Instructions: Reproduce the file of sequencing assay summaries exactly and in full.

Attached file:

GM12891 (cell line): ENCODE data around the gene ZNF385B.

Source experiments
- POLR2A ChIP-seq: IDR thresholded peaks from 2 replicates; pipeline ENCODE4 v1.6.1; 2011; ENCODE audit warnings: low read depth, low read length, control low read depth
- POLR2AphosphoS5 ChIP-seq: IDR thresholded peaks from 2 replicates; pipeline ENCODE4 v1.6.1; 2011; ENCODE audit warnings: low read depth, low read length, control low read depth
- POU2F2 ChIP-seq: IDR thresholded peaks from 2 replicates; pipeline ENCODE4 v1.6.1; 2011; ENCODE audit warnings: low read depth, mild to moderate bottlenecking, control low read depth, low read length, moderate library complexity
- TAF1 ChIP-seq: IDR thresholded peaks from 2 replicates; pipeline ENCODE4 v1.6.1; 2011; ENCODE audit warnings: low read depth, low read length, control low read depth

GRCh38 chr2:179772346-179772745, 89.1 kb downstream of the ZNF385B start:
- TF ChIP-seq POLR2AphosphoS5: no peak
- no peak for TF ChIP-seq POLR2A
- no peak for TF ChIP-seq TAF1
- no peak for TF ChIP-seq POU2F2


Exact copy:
GM12891 (cell line): ENCODE data around the gene ZNF385B.

Source experiments
- POLR2A ChIP-seq: IDR thresholded peaks from 2 replicates; pipeline ENCODE4 v1.6.1; 2011; ENCODE audit warnings: low read depth, low read length, control low read depth
- POLR2AphosphoS5 ChIP-seq: IDR thresholded peaks from 2 replicates; pipeline ENCODE4 v1.6.1; 2011; ENCODE audit warnings: low read depth, low read length, control low read depth
- POU2F2 ChIP-seq: IDR thresholded peaks from 2 replicates; pipeline ENCODE4 v1.6.1; 2011; ENCODE audit warnings: low read depth, mild to moderate bottlenecking, control low read depth, low read length, moderate library complexity
- TAF1 ChIP-seq: IDR thresholded peaks from 2 replicates; pipeline ENCODE4 v1.6.1; 2011; ENCODE audit warnings: low read depth, low read length, control low read depth

GRCh38 chr2:179772346-179772745, 89.1 kb downstream of the ZNF385B start:
- TF ChIP-seq POLR2AphosphoS5: no peak
- no peak for TF ChIP-seq POLR2A
- no peak for TF ChIP-seq TAF1
- no peak for TF ChIP-seq POU2F2